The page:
1.4 ± 0.7 (21)

1.6 ± 1.0 (9)

Dose, 2 months (n)

1.4 ± 0.6 (21)

2.0 ± 1.6 (9)

Dose, 12 months (n)

1.3 ± 0.5 (20)

1.5 ± 1.1 (9)

Dose, 36 months (n)

1.5 ± 0.6 (9)

1.5 ± 0.5 (3)

Level, 1 month (n)

6.8 ± 2.9 (21)

6.9 ± 2.8 (9)

Level, 2 month (n)

6.5 ± 2.3 (21)

5.9 ± 3.0 (9)

Level, 12 months (n)

6.0 ± 1.8 (20)

5.7 ± 1.7 (9)

Level, 36 months (n)

5.2 ± 1.5 (9)

5.6 ± 1.2 (3)

Infections during follow-up

n = 5

n = 2

Graft rejection reactions

n = 2

New diabetes diagnosed during follow-up

n = 1

Dose (mg/day) and levels (ng/ml) of everolimus are given at different points of time after medication start. Values are mean standard deviation, numbers in brackets indicate patients for whom follow-up data were available.

During follow-up, graft rejection reactions were observed in four patients (two patients with grade 2 rejection and two patients with grade 3 rejection) and infections were observed in a total of eight patients. In two patients, type 2 diabetes was diagnosed during follow-up. None of these adverse events were significantly associated with CYP2C8 genotypes (Table 1).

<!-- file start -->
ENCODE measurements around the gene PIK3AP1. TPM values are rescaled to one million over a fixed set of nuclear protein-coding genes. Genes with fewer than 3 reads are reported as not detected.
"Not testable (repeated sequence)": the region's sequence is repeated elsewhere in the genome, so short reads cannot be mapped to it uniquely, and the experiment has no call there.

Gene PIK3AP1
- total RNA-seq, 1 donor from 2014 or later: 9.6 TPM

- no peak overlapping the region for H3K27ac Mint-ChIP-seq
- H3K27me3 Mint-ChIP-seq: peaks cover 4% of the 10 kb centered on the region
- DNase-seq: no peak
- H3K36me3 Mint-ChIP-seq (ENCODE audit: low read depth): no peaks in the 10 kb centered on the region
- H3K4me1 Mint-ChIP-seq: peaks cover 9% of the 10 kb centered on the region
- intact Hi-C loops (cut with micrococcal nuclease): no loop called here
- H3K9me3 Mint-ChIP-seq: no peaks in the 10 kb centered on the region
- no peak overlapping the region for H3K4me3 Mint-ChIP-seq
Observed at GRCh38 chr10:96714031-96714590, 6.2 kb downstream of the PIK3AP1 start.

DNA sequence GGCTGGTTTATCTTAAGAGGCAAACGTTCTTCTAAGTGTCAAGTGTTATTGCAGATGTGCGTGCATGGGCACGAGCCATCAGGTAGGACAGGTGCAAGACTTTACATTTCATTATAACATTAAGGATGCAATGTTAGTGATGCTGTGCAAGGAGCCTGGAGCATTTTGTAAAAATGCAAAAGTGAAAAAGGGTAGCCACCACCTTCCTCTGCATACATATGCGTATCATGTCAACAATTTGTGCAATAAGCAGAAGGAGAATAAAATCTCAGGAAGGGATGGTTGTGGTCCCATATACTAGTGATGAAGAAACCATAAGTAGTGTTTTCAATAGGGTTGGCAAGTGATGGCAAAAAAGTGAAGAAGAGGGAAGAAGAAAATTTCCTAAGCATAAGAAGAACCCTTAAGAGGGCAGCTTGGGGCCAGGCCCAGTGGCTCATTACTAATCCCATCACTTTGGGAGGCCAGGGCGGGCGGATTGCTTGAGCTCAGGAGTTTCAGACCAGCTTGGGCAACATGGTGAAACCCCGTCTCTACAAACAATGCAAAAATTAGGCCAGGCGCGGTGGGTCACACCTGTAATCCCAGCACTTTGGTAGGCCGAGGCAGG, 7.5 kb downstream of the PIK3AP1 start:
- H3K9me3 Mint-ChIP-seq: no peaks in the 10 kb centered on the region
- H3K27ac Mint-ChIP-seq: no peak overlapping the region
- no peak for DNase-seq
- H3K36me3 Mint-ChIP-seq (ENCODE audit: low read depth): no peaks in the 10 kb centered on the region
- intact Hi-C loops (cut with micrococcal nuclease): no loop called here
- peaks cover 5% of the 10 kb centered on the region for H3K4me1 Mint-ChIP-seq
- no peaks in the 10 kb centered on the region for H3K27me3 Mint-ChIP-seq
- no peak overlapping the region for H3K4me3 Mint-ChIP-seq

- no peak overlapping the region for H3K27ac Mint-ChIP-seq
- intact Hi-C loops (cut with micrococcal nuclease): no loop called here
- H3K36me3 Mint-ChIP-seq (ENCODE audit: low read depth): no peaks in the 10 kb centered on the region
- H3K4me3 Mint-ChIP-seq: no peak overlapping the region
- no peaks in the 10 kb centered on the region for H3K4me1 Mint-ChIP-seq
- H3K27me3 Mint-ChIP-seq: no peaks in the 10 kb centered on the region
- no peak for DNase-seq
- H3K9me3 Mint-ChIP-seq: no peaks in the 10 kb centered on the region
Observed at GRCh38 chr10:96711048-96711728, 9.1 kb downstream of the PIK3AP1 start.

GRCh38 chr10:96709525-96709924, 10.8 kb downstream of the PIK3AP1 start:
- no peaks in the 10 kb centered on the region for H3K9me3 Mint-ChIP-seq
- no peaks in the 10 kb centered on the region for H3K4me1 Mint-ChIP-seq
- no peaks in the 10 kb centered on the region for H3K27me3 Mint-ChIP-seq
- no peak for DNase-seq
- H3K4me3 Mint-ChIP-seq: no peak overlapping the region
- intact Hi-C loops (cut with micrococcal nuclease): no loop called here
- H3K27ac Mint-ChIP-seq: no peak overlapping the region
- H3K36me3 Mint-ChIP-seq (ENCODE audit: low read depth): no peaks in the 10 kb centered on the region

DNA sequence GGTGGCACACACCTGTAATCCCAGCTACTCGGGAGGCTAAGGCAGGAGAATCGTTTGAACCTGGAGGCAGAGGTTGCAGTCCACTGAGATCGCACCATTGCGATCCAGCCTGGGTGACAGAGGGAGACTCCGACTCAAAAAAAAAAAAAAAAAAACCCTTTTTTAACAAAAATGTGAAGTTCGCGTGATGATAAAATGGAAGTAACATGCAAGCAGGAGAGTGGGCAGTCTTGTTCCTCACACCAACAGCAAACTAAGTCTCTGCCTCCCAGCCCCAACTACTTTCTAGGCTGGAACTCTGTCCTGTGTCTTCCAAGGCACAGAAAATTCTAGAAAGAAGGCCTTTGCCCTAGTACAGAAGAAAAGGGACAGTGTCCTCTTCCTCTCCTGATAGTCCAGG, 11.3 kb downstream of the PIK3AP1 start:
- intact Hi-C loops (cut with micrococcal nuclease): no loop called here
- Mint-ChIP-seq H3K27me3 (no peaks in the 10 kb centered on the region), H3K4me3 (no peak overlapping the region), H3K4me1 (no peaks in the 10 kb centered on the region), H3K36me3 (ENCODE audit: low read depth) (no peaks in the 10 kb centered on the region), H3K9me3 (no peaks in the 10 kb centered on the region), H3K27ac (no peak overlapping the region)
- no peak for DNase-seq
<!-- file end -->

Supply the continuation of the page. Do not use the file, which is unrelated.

Discussion

The primary aim of immunosuppressive therapy following heart transplantation is to reach and maintain the optimal combination of efficacy and tolerability. Understanding the large inter-individual variability of immunosuppressive drugs is of high importance for optimizing the clinical outcome after transplantation and to minimize adverse events.